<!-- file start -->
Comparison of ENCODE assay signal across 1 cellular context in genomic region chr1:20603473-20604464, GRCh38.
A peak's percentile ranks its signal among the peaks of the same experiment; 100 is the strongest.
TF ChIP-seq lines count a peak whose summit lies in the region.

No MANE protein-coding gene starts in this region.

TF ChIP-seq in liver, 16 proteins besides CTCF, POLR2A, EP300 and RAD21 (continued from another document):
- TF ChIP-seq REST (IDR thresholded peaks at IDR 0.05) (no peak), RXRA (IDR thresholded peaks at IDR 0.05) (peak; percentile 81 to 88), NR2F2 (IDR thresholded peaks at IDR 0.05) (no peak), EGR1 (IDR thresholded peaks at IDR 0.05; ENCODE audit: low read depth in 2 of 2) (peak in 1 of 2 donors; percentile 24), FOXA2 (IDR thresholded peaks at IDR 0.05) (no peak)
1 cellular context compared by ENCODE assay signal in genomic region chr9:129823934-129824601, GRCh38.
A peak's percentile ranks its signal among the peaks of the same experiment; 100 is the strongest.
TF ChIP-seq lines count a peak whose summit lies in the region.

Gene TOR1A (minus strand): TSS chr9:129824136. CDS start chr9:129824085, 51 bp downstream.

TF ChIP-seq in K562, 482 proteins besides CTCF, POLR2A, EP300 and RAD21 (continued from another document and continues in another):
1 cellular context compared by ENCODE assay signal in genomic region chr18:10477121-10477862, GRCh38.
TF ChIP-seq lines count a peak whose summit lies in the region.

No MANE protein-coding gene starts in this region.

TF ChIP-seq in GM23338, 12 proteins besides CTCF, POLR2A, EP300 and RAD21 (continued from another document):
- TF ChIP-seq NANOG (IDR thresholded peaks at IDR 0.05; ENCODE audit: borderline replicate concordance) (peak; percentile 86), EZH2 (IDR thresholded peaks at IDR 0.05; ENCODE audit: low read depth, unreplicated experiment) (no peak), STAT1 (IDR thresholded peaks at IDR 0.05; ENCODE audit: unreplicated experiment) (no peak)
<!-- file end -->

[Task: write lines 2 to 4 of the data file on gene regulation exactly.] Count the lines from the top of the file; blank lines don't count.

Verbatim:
A peak's percentile ranks its signal among the peaks of the same experiment; 100 is the strongest.
TF ChIP-seq lines count a peak whose summit lies in the region.

No MANE protein-coding gene starts in this region.